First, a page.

Canberra Liberals leader Jeremy Hanson has vowed to continue fighting a re-elected Labor and Greens coalition, promising to look after those who consider themselves left behind by politicians.
Within a few breaths of conceding defeat at the Southern Cross Club in Woden, the Opposition Leader was beer in hand, surrounded by his family and party faithful. One by one, his candidates emerged from a crowd to shake his hand.
The swing against the Canberra Liberals was a shock to many party members who were banking on protest votes from those opposed to light rail; an issue the party billed as the core of its campaign.
The crowd of about 150 was initially bright, boosted by a sense that four years of opposition may be coming to an end. But by the time Mr Hanson arrived on stage those dreams had fallen away.
"It is the case that it will be very difficult for us to form government and we have to acknowledge from here it is unlikely that we will do so," he said.
"It is likely now that it will be a continuation of a Labor and Greens coalition in Canberra. That is a disappointing thing, but tonight is not the night to dwell on that."
Mr Hanson called ACT Chief Minister Andrew Barr to concede soon after 9pm, moments before walking on stage to address the Liberal faithful alongside his wife Fleur.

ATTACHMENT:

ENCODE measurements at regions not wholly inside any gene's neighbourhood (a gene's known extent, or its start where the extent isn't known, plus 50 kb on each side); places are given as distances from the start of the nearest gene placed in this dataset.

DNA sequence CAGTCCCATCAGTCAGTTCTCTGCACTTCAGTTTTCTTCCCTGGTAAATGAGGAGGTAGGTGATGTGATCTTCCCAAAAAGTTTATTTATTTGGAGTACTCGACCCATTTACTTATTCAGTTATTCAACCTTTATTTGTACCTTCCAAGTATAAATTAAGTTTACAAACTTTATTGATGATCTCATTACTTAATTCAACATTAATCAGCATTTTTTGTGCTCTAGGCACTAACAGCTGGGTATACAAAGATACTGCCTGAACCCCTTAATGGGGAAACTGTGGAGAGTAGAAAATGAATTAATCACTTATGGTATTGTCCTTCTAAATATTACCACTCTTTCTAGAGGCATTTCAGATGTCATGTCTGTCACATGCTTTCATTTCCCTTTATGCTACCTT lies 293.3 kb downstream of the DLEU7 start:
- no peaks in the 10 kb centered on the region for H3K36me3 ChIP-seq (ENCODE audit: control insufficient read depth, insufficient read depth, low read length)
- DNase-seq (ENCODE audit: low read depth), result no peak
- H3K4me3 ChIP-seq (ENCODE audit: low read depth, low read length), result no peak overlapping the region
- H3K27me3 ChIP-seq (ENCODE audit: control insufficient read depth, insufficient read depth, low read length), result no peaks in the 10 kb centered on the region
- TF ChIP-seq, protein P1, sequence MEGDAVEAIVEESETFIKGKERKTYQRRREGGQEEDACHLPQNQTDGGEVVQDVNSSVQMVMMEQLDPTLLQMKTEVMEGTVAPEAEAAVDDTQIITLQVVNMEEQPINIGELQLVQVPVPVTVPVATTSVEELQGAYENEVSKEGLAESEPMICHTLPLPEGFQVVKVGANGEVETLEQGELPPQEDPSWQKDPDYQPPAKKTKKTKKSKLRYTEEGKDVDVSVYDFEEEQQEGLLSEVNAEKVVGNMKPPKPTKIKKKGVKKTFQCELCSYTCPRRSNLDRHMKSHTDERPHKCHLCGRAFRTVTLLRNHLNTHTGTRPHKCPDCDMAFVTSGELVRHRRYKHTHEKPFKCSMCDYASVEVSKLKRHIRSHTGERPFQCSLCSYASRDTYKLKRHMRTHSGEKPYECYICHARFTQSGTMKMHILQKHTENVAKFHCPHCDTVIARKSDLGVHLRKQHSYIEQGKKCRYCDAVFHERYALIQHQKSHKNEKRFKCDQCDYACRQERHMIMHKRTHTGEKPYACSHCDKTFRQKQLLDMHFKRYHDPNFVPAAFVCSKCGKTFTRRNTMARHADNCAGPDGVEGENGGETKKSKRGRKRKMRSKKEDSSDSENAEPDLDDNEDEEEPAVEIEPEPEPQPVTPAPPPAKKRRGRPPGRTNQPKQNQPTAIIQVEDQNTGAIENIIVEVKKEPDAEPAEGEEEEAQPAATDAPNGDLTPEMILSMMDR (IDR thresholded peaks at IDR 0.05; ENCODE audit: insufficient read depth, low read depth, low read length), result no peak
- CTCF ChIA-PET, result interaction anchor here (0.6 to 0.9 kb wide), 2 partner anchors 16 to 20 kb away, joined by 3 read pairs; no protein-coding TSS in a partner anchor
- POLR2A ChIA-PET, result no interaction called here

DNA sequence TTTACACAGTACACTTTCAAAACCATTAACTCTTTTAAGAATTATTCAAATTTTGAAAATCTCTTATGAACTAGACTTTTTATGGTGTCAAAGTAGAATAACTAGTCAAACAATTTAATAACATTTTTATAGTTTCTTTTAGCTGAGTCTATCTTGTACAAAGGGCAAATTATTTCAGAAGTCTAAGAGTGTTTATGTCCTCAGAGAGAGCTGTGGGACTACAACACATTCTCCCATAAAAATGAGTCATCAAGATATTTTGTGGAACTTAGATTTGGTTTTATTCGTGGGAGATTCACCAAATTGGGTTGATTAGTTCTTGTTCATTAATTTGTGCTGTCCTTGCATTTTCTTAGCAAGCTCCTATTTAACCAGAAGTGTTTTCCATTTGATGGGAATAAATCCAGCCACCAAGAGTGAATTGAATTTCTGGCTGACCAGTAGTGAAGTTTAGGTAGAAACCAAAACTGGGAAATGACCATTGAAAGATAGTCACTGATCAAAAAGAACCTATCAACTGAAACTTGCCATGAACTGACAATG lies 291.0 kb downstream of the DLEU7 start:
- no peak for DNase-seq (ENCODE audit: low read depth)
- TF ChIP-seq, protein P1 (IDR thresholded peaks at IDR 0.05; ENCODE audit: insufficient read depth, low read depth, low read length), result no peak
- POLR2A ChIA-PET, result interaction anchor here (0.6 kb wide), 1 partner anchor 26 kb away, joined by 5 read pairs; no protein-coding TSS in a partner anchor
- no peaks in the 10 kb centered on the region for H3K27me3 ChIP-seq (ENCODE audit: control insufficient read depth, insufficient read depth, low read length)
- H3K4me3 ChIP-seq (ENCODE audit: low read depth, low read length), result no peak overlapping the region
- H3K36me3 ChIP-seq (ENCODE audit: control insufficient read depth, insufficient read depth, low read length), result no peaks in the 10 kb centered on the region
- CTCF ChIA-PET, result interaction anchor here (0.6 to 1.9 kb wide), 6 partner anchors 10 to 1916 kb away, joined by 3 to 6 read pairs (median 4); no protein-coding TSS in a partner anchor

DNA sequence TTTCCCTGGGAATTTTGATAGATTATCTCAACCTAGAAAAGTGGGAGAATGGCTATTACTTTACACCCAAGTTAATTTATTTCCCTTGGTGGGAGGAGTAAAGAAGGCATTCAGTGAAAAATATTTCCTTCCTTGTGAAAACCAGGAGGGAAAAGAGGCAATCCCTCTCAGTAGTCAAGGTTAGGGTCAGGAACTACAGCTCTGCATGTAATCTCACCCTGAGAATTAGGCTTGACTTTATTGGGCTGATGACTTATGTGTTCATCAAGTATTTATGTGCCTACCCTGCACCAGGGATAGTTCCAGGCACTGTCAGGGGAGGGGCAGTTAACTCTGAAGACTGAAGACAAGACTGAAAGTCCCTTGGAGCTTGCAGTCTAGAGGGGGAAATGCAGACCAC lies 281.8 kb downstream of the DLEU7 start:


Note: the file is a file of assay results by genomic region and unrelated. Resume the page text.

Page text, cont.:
He made reference to party founder and former prime minister Robert Menzies' "forgotten people" and gave special mention to his deputy, Alistair Coe, who he described as a personal friend.
"Asking Alistair to go Gungahlin to argue against the tram was always going to be a hard ask and he made the case exceptionally well, even though that has not been enough in terms of the result tonight," Mr Hanson said.
But not everyone in the room was impressed with the party's performance. One Liberal source said: "the Hanson experiment has phenomenally failed - we need a serious review on how we could go backwards at a time when people were ready to embrace a change of government".
While candidates were unwilling to concede defeat before Mr Hanson's, many insiders were more candid about their performance once initial votes were tallied.
Mr Hanson praised his candidates and claimed his party had led the debate on public transport, education and health despite failing to secure office.
"That is a very difficult thing to do in opposition and i commend all of our MLAs and the work they have done," he said. "Our policies are very good and we will continue to litigate those over the next four years."